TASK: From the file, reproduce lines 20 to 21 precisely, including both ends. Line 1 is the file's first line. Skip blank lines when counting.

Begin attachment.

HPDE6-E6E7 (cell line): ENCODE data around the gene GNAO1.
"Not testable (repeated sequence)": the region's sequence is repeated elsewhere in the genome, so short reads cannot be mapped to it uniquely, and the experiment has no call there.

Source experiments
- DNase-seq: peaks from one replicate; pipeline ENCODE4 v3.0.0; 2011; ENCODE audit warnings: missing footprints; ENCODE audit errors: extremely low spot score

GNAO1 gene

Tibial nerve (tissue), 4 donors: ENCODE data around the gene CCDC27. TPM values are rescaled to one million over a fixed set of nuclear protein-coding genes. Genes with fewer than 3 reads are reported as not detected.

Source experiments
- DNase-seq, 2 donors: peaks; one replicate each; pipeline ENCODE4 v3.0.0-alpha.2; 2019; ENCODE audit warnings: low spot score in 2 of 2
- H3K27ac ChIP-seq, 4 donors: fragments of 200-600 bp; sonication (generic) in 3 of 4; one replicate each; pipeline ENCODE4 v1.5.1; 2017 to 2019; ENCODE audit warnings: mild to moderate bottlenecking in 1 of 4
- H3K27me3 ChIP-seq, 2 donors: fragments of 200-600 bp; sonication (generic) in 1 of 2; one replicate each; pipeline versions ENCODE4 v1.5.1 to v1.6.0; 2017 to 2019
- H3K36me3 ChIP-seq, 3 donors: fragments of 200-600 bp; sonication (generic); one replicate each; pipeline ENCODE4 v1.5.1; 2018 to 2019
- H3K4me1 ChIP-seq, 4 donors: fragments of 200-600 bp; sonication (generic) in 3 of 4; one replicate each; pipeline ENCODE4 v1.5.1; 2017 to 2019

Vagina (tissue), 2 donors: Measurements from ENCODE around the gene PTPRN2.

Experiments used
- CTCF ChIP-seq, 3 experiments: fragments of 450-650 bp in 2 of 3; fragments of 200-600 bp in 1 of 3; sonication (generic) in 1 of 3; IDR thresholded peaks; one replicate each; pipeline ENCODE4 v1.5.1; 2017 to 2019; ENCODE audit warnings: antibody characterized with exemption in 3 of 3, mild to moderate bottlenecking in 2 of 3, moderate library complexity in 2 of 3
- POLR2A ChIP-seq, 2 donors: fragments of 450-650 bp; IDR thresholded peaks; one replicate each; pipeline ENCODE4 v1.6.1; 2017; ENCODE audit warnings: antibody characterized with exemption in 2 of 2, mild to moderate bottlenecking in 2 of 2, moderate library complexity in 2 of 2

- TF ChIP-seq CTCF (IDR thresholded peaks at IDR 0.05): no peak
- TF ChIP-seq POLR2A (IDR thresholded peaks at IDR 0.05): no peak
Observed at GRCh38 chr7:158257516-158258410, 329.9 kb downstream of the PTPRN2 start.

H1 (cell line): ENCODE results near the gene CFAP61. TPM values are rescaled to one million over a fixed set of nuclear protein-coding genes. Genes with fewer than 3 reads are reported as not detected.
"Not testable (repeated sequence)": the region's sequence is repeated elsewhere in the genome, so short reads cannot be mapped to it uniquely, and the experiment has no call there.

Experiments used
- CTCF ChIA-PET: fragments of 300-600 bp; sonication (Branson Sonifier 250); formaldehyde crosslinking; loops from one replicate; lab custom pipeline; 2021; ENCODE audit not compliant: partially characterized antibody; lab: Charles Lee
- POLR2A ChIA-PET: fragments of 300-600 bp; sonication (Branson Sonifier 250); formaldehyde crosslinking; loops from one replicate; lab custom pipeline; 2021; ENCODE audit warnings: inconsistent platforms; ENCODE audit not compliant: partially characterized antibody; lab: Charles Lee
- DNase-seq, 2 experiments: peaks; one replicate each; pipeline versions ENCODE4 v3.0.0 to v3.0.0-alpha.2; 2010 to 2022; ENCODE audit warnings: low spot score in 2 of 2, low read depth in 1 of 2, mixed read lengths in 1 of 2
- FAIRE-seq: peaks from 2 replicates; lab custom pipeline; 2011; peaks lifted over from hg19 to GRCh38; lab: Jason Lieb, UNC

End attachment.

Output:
H1 (cell line): ENCODE results near the gene CFAP61. TPM values are rescaled to one million over a fixed set of nuclear protein-coding genes. Genes with fewer than 3 reads are reported as not detected.
"Not testable (repeated sequence)": the region's sequence is repeated elsewhere in the genome, so short reads cannot be mapped to it uniquely, and the experiment has no call there.